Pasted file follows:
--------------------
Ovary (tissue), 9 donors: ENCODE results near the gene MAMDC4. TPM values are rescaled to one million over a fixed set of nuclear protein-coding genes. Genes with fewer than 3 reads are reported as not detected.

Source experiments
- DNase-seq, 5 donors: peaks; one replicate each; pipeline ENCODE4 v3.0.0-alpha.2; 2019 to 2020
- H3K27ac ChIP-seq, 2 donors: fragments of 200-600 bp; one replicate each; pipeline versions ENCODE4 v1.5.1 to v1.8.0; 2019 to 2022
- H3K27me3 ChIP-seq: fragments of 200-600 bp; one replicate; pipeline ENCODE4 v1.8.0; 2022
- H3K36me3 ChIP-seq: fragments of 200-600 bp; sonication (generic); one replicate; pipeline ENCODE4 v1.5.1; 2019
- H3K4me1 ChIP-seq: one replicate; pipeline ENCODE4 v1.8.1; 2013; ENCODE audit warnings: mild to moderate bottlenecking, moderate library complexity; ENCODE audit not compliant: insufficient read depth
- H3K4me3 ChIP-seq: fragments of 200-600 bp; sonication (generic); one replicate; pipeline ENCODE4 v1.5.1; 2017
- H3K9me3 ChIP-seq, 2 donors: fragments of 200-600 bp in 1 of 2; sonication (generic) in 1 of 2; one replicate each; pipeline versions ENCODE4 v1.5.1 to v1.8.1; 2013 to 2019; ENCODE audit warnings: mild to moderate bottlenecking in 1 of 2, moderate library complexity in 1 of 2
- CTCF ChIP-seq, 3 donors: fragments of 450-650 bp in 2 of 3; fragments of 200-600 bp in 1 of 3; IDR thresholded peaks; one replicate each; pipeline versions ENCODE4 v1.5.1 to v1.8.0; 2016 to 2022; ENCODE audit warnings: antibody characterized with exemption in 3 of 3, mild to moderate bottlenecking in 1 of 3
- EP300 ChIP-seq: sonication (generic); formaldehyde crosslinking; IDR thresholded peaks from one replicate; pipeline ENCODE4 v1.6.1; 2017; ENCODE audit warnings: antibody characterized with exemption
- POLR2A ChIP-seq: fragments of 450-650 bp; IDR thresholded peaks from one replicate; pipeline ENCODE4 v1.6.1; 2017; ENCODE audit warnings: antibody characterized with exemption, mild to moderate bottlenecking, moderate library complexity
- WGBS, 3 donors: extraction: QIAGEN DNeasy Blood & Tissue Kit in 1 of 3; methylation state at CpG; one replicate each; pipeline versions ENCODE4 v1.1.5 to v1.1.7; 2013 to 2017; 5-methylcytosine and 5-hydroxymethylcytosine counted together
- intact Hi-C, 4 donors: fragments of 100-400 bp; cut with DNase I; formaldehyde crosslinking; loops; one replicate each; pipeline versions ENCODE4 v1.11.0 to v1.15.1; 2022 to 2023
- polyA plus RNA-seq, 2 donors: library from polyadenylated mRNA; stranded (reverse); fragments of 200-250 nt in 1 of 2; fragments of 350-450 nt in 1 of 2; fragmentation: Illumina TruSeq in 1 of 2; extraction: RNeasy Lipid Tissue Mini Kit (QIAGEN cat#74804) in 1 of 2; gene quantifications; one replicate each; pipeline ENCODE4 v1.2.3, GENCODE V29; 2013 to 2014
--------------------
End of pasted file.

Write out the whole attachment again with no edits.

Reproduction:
Ovary (tissue), 9 donors: ENCODE results near the gene MAMDC4. TPM values are rescaled to one million over a fixed set of nuclear protein-coding genes. Genes with fewer than 3 reads are reported as not detected.

Source experiments
- DNase-seq, 5 donors: peaks; one replicate each; pipeline ENCODE4 v3.0.0-alpha.2; 2019 to 2020
- H3K27ac ChIP-seq, 2 donors: fragments of 200-600 bp; one replicate each; pipeline versions ENCODE4 v1.5.1 to v1.8.0; 2019 to 2022
- H3K27me3 ChIP-seq: fragments of 200-600 bp; one replicate; pipeline ENCODE4 v1.8.0; 2022
- H3K36me3 ChIP-seq: fragments of 200-600 bp; sonication (generic); one replicate; pipeline ENCODE4 v1.5.1; 2019
- H3K4me1 ChIP-seq: one replicate; pipeline ENCODE4 v1.8.1; 2013; ENCODE audit warnings: mild to moderate bottlenecking, moderate library complexity; ENCODE audit not compliant: insufficient read depth
- H3K4me3 ChIP-seq: fragments of 200-600 bp; sonication (generic); one replicate; pipeline ENCODE4 v1.5.1; 2017
- H3K9me3 ChIP-seq, 2 donors: fragments of 200-600 bp in 1 of 2; sonication (generic) in 1 of 2; one replicate each; pipeline versions ENCODE4 v1.5.1 to v1.8.1; 2013 to 2019; ENCODE audit warnings: mild to moderate bottlenecking in 1 of 2, moderate library complexity in 1 of 2
- CTCF ChIP-seq, 3 donors: fragments of 450-650 bp in 2 of 3; fragments of 200-600 bp in 1 of 3; IDR thresholded peaks; one replicate each; pipeline versions ENCODE4 v1.5.1 to v1.8.0; 2016 to 2022; ENCODE audit warnings: antibody characterized with exemption in 3 of 3, mild to moderate bottlenecking in 1 of 3
- EP300 ChIP-seq: sonication (generic); formaldehyde crosslinking; IDR thresholded peaks from one replicate; pipeline ENCODE4 v1.6.1; 2017; ENCODE audit warnings: antibody characterized with exemption
- POLR2A ChIP-seq: fragments of 450-650 bp; IDR thresholded peaks from one replicate; pipeline ENCODE4 v1.6.1; 2017; ENCODE audit warnings: antibody characterized with exemption, mild to moderate bottlenecking, moderate library complexity
- WGBS, 3 donors: extraction: QIAGEN DNeasy Blood & Tissue Kit in 1 of 3; methylation state at CpG; one replicate each; pipeline versions ENCODE4 v1.1.5 to v1.1.7; 2013 to 2017; 5-methylcytosine and 5-hydroxymethylcytosine counted together
- intact Hi-C, 4 donors: fragments of 100-400 bp; cut with DNase I; formaldehyde crosslinking; loops; one replicate each; pipeline versions ENCODE4 v1.11.0 to v1.15.1; 2022 to 2023
- polyA plus RNA-seq, 2 donors: library from polyadenylated mRNA; stranded (reverse); fragments of 200-250 nt in 1 of 2; fragments of 350-450 nt in 1 of 2; fragmentation: Illumina TruSeq in 1 of 2; extraction: RNeasy Lipid Tissue Mini Kit (QIAGEN cat#74804) in 1 of 2; gene quantifications; one replicate each; pipeline ENCODE4 v1.2.3, GENCODE V29; 2013 to 2014